How to Apologize for Lost Time
When you’ve screwed up, the best you can do is recover.
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We all make mistakes that inconvenience other people (well, I don’t, but it would be a mistake to say so out loud). This screws up our relationship with them, and so … we need to repair it. We need to apologize. In my episode on the five apology languages, we learned that there are many ways to phrase an apology. But when you really screw up and waste someone’s valuable time, just saying “sorry” or “it won’t happen again” doesn’t cut it. We need to make sure the message really gets through when things don’t go according to plan.
They’re upset because you wasted their time? Demonstrate that you value their time more than yours. Craft an apology that shows significant time and effort. You’ll make an impression that lasts a lifetime.
Because he’s been so good at stepping up to the plate, Bernice asked intern MG to scout possible locations for the Green Growing Things corporate headquarters. He scored a coup, talking his way into a meeting with Alex, the most exclusive real estate agent in town, who normally deals only with the Most Important People In Town. They were meeting on the 80th floor of Strump Tower.
On the day of the meeting, MG woke up early, just to be safe. He put on his best clothes, put on his coat, picked up his phone to check the bus schedule … and ended up on Facebook, in an engaging discussion of the upcoming Presidential election. The next thing he knew, a text message came through from Alex. “Weren’t we supposed to meet at 10? I’m almost done with my raspberry protein smoothie and am heading to my next appointment. You lose, kid.” It was 10:30. Oops.
MG was crushed. He prides himself on never having missed a meeting or an assignment. That’s why we hired him. (That’s also why we hate him. Ha ha. Kidding!) Being practically perfect in every way, he had never let anyone down before. He didn’t know how to do it. His first thought was to call Alex with excuses. “My alarm clock didn’t go off.” “My train stalled.” “The dog ate my homework.” No. No, no, no, no, no.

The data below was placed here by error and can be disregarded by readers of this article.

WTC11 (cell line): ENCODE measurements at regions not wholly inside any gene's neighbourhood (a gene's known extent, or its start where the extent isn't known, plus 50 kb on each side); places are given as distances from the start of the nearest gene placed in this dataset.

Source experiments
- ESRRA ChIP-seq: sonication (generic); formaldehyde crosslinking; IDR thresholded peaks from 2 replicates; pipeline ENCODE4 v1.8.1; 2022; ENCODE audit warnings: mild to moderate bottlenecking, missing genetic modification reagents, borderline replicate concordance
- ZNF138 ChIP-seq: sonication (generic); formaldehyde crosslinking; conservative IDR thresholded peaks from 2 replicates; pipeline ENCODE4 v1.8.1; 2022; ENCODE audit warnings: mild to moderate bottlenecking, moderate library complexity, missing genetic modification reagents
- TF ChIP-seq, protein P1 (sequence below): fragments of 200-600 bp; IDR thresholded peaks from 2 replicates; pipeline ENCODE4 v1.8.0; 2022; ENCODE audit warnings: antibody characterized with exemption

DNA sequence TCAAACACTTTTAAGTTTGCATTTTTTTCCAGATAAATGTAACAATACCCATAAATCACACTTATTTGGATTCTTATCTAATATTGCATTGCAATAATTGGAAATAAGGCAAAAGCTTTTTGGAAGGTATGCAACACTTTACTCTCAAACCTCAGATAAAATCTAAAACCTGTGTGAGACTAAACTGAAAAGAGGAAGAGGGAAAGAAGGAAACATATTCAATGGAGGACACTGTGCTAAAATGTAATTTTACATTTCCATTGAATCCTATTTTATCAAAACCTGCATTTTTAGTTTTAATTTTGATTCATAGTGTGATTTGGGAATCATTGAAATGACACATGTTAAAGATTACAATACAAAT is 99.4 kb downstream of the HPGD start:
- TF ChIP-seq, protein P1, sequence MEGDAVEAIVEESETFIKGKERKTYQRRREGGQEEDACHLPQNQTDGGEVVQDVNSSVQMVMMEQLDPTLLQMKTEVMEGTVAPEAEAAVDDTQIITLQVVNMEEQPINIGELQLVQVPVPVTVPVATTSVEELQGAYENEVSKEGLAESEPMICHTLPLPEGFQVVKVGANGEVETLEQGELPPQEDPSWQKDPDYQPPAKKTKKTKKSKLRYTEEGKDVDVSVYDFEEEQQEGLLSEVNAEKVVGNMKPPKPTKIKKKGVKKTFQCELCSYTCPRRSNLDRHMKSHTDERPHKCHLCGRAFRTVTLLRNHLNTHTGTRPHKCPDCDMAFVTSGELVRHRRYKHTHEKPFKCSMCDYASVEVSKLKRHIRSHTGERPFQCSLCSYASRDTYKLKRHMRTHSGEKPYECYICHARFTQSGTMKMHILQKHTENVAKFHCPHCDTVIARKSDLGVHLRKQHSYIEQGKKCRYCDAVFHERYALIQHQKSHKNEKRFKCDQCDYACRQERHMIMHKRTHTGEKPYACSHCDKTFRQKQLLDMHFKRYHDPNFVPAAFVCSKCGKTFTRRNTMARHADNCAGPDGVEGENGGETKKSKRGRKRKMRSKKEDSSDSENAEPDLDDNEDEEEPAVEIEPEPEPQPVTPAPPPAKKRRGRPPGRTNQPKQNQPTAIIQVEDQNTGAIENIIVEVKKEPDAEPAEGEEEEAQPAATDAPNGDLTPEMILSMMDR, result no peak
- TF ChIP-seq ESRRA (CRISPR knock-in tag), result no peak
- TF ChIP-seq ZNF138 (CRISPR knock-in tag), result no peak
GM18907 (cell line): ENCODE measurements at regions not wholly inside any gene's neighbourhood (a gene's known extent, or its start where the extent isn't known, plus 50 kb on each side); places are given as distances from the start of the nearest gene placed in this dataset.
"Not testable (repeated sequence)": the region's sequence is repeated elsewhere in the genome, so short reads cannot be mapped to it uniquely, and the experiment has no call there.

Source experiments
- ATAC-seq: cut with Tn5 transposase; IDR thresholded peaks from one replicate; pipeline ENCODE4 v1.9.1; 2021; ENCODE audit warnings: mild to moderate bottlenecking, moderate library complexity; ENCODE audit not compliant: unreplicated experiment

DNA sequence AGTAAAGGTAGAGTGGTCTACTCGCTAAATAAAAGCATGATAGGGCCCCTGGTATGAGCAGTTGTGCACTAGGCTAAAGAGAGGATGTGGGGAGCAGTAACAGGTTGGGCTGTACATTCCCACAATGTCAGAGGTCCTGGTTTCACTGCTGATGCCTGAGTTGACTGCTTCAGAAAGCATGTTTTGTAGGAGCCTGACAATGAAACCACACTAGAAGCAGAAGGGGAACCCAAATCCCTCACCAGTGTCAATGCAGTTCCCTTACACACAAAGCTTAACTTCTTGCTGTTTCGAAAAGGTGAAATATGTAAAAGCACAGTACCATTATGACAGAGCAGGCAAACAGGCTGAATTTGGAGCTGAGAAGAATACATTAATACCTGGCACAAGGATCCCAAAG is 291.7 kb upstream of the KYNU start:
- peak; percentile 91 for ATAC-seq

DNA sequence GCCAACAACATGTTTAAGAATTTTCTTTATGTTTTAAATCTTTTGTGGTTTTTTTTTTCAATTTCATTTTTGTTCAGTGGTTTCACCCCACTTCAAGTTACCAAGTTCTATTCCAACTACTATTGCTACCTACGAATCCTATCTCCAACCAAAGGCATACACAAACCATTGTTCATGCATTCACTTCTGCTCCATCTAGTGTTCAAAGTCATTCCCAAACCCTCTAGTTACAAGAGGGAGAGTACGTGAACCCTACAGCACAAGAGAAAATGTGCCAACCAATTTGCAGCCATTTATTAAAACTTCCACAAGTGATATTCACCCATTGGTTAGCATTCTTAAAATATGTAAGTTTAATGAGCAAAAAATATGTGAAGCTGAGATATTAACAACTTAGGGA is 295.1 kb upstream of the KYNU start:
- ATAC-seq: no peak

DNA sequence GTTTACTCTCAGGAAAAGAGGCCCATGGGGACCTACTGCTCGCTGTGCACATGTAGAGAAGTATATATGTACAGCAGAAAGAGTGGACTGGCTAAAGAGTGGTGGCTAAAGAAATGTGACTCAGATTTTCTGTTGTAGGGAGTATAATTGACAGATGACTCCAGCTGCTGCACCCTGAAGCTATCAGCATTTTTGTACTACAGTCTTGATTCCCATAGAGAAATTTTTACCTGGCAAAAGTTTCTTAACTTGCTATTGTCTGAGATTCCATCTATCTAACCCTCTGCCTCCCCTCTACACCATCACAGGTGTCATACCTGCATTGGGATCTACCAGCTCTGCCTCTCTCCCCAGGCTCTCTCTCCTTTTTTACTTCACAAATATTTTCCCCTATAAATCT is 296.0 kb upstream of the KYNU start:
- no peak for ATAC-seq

When someone disappoints you and offers excuses, you never think, “That’s such a good excuse! They’re obviously super-competent!” A good excuse may help counteract a bad impression, but it isn’t going tip the scales in your direction. The right apology, however, will.
Write Out Your Apology Using All Apology Languages
Write out your apology in advance. Make sure it uses all five apology languages. MG wrote “I’m so sorry for missing the meeting. I feel horrible about it, I accept full responsibility, and in the future, I’ll make sure it won’t happen again. Please forgive me.”
Unless you naturally use all five apology languages, some will come more naturally than others. So actually compose it, making sure you use all five languages.
Once you’ve written your apology, don’t email it! Think about how that looks. Alex got a meeting request from a young millennial. Said millennial then missed the meeting. From Alex’s point of view, MG is just another flaky kid. Getting an emailed apology is exactly, precisely what Alex expects. Because, hey, these days, email is so very, very convenient.
If someone wasted your time by missing an appointment, getting an email apology is just reinforcing the message that the way they operate is to do whatever’s easiest and the least amount of effort for them.
Write your note out, longhand.